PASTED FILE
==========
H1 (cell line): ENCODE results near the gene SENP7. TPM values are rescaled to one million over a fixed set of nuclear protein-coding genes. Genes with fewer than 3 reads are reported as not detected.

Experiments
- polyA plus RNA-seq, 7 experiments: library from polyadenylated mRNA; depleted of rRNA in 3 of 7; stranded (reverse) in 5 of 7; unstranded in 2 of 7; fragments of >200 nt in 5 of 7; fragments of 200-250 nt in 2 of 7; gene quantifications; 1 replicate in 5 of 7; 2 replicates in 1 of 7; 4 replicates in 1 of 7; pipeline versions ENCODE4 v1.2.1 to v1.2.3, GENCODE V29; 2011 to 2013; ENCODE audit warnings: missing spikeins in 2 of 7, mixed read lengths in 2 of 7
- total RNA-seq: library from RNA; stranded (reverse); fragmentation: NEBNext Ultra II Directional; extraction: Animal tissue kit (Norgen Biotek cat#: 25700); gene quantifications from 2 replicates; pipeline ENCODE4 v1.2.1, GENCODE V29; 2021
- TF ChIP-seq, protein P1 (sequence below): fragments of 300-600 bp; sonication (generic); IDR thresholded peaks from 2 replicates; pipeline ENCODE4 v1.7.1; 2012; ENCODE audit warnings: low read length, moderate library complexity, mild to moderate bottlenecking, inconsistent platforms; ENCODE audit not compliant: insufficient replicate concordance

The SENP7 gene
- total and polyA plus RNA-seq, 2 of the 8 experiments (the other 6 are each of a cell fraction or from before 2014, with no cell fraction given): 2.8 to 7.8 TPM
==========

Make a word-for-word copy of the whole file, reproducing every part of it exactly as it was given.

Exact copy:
H1 (cell line): ENCODE results near the gene SENP7. TPM values are rescaled to one million over a fixed set of nuclear protein-coding genes. Genes with fewer than 3 reads are reported as not detected.

Experiments
- polyA plus RNA-seq, 7 experiments: library from polyadenylated mRNA; depleted of rRNA in 3 of 7; stranded (reverse) in 5 of 7; unstranded in 2 of 7; fragments of >200 nt in 5 of 7; fragments of 200-250 nt in 2 of 7; gene quantifications; 1 replicate in 5 of 7; 2 replicates in 1 of 7; 4 replicates in 1 of 7; pipeline versions ENCODE4 v1.2.1 to v1.2.3, GENCODE V29; 2011 to 2013; ENCODE audit warnings: missing spikeins in 2 of 7, mixed read lengths in 2 of 7
- total RNA-seq: library from RNA; stranded (reverse); fragmentation: NEBNext Ultra II Directional; extraction: Animal tissue kit (Norgen Biotek cat#: 25700); gene quantifications from 2 replicates; pipeline ENCODE4 v1.2.1, GENCODE V29; 2021
- TF ChIP-seq, protein P1 (sequence below): fragments of 300-600 bp; sonication (generic); IDR thresholded peaks from 2 replicates; pipeline ENCODE4 v1.7.1; 2012; ENCODE audit warnings: low read length, moderate library complexity, mild to moderate bottlenecking, inconsistent platforms; ENCODE audit not compliant: insufficient replicate concordance

The SENP7 gene
- total and polyA plus RNA-seq, 2 of the 8 experiments (the other 6 are each of a cell fraction or from before 2014, with no cell fraction given): 2.8 to 7.8 TPM